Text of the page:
Public finance departments spent €7.6m on consultants in 2013

Legal and consultancy firms were the greatest beneficiaries

Legal and consultancy firms were the largest beneficiaries of the €7.6 million paid out last year by the Government’s two public finance departments.

New figures show the Department of Public Expenditure paid €4.3 million to consultants during 2013, while the Department of Finance spent €3.3 million on consultants during the 12- month period.

In figures provided to Independent TD Tom Fleming, Minister for Finance Michael Noonan confirmed €739,854 was paid out by his department to Matheson for legal advice relating to the acquisition and sale of Irish Life.

Arthur Cox
Mr Noonan said the largest payout by the department last year was to another legal firm, Arthur Cox, which received €1.72 million for advice on the restructuring of the Irish banking system.


Mr Noonan confirmed that between May 1st, 2011, and December 31st, 2013, Arthur Cox received a total of €5.37 million in fees from his department.

Mercer (Ireland) Ltd was paid €146,370 for its review on the remuneration practices and frameworks at the financial institutions that were subject to the Government’s bailout.

Mr Noonan said the National Asset Management Agency received €381,494 for advice it provided to the Government's Ministerial Advisory Group.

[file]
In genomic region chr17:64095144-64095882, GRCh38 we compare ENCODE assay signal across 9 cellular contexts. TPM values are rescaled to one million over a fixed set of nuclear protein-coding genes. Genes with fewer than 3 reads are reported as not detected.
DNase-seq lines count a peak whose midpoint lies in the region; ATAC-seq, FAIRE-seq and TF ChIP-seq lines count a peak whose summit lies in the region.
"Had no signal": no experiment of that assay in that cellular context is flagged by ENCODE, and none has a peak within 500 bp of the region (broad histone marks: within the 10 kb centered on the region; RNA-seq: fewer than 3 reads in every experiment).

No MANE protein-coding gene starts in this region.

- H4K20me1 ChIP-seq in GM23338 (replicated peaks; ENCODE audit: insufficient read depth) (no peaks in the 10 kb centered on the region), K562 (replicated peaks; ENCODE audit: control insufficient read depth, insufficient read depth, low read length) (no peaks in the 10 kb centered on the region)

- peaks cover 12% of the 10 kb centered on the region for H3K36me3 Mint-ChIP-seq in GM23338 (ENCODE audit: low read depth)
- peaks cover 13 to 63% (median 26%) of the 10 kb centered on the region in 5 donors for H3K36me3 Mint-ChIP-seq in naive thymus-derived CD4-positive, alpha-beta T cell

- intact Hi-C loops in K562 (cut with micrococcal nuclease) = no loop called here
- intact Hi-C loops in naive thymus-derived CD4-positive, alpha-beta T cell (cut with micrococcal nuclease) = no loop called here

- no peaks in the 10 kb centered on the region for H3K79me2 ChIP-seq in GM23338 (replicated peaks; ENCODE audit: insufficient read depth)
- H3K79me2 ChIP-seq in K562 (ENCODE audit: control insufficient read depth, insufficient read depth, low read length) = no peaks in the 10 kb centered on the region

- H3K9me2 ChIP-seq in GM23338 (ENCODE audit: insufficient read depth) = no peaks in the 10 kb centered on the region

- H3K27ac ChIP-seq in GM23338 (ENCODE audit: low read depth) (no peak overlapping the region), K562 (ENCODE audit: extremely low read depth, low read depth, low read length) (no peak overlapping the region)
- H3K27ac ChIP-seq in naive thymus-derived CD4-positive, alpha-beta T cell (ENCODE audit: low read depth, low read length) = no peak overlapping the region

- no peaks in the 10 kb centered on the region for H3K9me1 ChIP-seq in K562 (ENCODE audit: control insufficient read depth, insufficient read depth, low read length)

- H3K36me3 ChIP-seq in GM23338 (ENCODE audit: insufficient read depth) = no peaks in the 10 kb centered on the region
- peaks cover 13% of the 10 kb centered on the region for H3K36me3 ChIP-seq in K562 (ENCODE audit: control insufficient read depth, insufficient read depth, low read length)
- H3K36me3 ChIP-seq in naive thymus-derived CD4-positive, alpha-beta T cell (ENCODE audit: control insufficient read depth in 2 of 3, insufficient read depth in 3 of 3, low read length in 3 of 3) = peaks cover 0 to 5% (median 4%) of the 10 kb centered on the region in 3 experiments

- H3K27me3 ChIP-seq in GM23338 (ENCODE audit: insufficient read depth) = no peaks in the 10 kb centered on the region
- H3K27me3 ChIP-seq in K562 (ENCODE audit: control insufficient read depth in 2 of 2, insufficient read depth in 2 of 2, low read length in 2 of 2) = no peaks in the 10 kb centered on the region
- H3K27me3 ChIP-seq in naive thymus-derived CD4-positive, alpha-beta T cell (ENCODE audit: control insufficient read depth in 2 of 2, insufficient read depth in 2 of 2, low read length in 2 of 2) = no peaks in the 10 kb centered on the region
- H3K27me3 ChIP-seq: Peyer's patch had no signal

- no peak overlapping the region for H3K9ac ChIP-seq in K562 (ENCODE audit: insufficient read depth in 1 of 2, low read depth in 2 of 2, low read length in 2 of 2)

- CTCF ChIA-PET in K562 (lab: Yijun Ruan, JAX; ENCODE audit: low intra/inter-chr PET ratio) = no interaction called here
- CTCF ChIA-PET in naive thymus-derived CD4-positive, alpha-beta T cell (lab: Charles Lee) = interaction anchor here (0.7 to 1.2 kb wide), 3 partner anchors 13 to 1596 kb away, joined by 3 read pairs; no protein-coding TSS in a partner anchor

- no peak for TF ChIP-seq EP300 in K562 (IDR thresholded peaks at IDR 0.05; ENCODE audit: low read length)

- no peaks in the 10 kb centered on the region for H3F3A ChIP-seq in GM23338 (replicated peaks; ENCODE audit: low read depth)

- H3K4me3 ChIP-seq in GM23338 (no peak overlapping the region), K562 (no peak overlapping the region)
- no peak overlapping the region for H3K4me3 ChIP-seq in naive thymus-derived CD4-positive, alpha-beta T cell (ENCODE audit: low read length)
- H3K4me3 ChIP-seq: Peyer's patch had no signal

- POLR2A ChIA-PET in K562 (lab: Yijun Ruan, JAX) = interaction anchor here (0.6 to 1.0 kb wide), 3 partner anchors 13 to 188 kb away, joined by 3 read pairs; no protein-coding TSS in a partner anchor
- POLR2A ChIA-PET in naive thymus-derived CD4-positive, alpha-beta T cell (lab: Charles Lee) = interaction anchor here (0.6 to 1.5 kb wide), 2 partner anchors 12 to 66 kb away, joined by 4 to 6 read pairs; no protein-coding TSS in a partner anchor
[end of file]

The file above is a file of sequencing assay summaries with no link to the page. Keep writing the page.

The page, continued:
Red C Research and Marketing Ltd received €118,572 for "professional services in relation to the SME lending survey", while US-based academic Dr Anil Shivdasani received €67,360 for acting as an expert witness in a High Court case.

The figures show that Crowe Howarth received €36,580 for its review of the State’s R&D tax credit system, while PCMA Economic Consulting received €49,043 for a medium-term economic strategy.

In separate figures provided in a written Dáil response to Mr Fleming, Minister for Public Expenditure Brendan Howlin confirmed consultancy firm Accenture received €2.245 million for consultancy services for Civil Service human resources and pension shared services.

Lottery licence
Mr Howlin confirmed that Davy Corporate Finance received the second-highest amount when it received €568,875 relating to the "financial and commercial advice regarding the competition for the next National Lottery licence".

Deloitte received €462,611 relating to three contracts with one contract concerning consultancy services for the “Civil Service Banking and Financial Management Shared Services project” totalling €226,552 and a second, providing consultancy services for the “Civil Service Payroll Shared Services Project”, totalling €180,587.

The third contract – relating to consultancy services concerning public service reform – totalled €55,472.

The figures show Core International received €220,884 for technology consultancy services for the Civil Service payroll shared services project.